Engineering Science 1022A/B/Y Lecture Notes - Cartesian Coordinate System, Parallelogram Law, Unit Vector

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Published on 19 Sep 2012
School
Western University
Department
Engineering Science
Course
Engineering Science 1022A/B/Y
Professor
ES 1022y Engineering Statics Force Vectors
6
Force Vectors
In this course forces (acting along the vector axis), moments (rotation about the vector
axis), and position vectors (moving along the vector axis) are all vector quantities. A
force, moment or position vector has:
A vector quantity can be represented graphically by an arrow that shows its magnitude,
direction and sense.
Magnitude: characterized by size in some units, e.g. 34 N; represented by length of the
arrow according to some scale, say, 1 cm = 10 N 3.4 cm = 34 N.
Direction: the angle between a reference axis and the arrow's line of action.
Sense: indicated by the arrowhead (one of two possible directions)
A Word on Vector Notation
In the lecture notes and text book a vector quantity is indicated by a letter in boldface
type (F), while the magnitude of a vector is denoted by an italicized letter (F). For
handwritten work a vector is usually indicated by drawing an arrow above the letter
representing the vector, thus
Similarly, unit vectors can be denoted in handwritten work by drawing a hat symbol
above the letter to give
A magnitude, a direction, a sense, a point of
application
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ES 1022y Engineering Statics Force Vectors
7
Vector Addition
Consider two force vectors A and B. We want to add them together to find the vector
sum, or resultant force vector, R such that
We can do this using one of two methods.
Parallelogram law:
If the two forces A and B are represented by the adjacent sides of a parallelogram, then
the diagonal of the parallelogram is equal to the vector sum of the two forces.
Triangle of forces:
Special case of the parallelogram law.
R = A + B = B +
A
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ES 1022y Engineering Statics Force Vectors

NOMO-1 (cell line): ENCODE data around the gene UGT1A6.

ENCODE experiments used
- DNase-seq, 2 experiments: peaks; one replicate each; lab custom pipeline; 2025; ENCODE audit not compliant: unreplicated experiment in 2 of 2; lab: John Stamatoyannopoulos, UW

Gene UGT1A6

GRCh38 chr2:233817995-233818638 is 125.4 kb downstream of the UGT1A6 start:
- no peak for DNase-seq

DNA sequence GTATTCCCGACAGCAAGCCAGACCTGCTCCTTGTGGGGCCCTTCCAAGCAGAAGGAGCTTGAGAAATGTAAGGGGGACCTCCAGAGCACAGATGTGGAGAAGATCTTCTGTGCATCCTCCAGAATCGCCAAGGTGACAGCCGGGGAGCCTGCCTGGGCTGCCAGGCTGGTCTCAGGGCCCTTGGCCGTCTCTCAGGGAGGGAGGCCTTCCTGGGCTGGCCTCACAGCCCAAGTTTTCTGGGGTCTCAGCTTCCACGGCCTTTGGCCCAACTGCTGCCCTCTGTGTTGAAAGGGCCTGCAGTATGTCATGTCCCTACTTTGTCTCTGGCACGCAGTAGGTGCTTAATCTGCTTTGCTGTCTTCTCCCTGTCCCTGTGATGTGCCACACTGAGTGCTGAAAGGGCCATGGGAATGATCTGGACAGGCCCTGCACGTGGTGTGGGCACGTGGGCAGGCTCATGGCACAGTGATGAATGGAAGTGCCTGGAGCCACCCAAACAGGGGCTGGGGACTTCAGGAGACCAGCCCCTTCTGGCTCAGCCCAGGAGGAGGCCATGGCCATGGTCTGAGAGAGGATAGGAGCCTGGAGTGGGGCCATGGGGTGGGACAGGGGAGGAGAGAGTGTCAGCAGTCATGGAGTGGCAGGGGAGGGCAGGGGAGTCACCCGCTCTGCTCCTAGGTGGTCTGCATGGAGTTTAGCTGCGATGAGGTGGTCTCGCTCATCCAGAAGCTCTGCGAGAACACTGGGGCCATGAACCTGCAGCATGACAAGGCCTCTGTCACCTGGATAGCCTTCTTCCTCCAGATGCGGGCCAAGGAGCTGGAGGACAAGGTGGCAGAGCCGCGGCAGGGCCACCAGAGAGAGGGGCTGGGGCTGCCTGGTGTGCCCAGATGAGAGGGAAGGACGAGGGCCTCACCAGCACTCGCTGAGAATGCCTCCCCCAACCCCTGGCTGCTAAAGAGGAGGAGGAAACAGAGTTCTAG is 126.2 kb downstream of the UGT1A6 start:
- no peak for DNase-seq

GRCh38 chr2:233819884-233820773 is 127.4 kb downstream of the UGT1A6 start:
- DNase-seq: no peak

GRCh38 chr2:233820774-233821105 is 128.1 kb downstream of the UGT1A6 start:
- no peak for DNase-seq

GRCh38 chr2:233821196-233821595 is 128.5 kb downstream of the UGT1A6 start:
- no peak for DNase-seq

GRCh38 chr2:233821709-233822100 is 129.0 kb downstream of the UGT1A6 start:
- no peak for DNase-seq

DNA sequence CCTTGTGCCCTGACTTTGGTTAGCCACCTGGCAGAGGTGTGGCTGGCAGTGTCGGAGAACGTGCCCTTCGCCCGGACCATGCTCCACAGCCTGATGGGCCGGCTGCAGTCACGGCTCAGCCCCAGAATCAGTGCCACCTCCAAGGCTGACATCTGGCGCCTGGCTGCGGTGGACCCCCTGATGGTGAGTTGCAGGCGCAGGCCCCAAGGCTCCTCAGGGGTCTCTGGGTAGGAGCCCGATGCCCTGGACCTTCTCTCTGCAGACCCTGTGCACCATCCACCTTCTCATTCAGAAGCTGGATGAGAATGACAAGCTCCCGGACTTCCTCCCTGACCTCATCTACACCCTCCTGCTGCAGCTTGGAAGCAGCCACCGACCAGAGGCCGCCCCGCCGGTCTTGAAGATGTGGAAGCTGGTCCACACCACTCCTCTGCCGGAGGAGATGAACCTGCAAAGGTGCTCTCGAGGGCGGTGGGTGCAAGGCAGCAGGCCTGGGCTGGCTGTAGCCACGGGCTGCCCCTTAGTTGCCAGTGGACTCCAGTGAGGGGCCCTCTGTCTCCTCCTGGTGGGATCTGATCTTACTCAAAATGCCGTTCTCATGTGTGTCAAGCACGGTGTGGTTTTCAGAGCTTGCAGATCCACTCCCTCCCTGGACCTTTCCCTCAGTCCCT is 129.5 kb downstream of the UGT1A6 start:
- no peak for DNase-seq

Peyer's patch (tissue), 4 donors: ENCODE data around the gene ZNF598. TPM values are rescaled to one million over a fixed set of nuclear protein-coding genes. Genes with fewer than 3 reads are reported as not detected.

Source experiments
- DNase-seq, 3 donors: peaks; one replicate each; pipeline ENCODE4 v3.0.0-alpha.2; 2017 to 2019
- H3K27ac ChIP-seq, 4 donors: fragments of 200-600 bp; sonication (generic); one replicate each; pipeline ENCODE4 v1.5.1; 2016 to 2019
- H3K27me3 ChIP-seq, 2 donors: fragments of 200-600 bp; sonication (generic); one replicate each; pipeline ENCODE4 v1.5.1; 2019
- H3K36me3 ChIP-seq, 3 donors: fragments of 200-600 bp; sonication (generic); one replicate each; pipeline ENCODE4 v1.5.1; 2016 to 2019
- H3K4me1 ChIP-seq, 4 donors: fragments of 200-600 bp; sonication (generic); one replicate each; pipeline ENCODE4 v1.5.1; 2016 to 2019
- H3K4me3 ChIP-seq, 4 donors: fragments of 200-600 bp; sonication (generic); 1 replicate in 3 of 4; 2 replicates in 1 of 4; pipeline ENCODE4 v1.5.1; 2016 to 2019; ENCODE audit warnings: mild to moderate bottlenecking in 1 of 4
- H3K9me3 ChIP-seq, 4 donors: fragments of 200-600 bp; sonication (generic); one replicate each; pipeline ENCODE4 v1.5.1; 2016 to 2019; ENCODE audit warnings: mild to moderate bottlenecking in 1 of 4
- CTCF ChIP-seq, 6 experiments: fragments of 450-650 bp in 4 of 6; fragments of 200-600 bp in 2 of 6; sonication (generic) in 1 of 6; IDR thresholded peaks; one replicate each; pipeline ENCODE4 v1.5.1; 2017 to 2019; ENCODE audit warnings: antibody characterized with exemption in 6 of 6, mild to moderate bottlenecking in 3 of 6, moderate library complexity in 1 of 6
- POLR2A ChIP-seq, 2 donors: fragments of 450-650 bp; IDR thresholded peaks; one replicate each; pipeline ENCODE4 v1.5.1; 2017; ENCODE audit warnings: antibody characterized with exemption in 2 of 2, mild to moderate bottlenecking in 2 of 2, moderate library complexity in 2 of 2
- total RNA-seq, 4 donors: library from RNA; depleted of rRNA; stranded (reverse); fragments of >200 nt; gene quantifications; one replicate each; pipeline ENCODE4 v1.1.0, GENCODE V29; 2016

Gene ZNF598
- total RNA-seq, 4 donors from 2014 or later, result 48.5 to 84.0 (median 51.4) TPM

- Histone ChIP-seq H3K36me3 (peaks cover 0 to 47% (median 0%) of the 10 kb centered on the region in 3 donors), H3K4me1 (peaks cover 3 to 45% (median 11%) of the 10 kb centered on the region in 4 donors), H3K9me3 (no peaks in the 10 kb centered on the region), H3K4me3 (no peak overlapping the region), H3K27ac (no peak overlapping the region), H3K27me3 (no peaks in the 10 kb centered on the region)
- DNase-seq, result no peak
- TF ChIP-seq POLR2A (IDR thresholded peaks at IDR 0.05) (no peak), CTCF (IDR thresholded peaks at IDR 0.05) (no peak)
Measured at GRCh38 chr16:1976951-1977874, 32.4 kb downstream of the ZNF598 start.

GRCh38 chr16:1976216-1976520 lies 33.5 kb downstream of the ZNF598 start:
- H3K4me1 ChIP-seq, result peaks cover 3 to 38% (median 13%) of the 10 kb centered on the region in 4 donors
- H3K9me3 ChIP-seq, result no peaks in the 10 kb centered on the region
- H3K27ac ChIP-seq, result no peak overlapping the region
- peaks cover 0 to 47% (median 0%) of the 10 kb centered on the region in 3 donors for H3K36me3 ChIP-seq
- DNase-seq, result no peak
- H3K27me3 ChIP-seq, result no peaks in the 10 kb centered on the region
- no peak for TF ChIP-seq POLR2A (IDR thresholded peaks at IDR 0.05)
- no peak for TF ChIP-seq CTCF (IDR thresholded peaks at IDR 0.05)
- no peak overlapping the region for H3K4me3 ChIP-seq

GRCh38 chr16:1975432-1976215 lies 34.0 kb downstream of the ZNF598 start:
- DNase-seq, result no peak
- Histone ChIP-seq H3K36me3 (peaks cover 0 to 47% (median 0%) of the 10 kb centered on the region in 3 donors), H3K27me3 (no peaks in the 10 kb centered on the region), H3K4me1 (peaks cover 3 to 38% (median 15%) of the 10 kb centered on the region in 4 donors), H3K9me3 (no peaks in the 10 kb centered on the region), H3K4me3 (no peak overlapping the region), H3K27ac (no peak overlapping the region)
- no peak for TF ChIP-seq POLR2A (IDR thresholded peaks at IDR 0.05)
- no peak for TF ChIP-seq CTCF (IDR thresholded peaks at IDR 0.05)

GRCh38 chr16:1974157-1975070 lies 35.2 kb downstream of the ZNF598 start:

8
As a special case, if the two vectors A and B are collinear, that is
the parallelogram law reduces to an algebraic or scalar addition
Where we have three or more forces we can either use repeated applications of the
parallelogram law or a force polygon to find the resultant force.
We can also use trigonometry to add two force vectors together using the sine and cosine
laws. Consider a triangle with sides of length A, B, and C, and corresponding interior
angles a, b, and c.
Sine law:
Cosine law:
Both vectors have the same line of action
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Document Summary

In this course forces (acting along the vector axis), moments (rotation about the vector axis), and position vectors (moving along the vector axis) are all vector quantities. A vector quantity can be represented graphically by an arrow that shows its magnitude, direction and sense. Magnitude: characterized by size in some units, e. g. 34 n; represented by length of the arrow according to some scale, say, 1 cm = 10 n 3. 4 cm = 34 n. Direction: the angle between a reference axis and the arrow"s line of action. Sense: indicated by the arrowhead (one of two possible directions) In the lecture notes and text book a vector quantity is indicated by a letter in boldface type (f), while the magnitude of a vector is denoted by an italicized letter (f). For handwritten work a vector is usually indicated by drawing an arrow above the letter representing the vector, thus.

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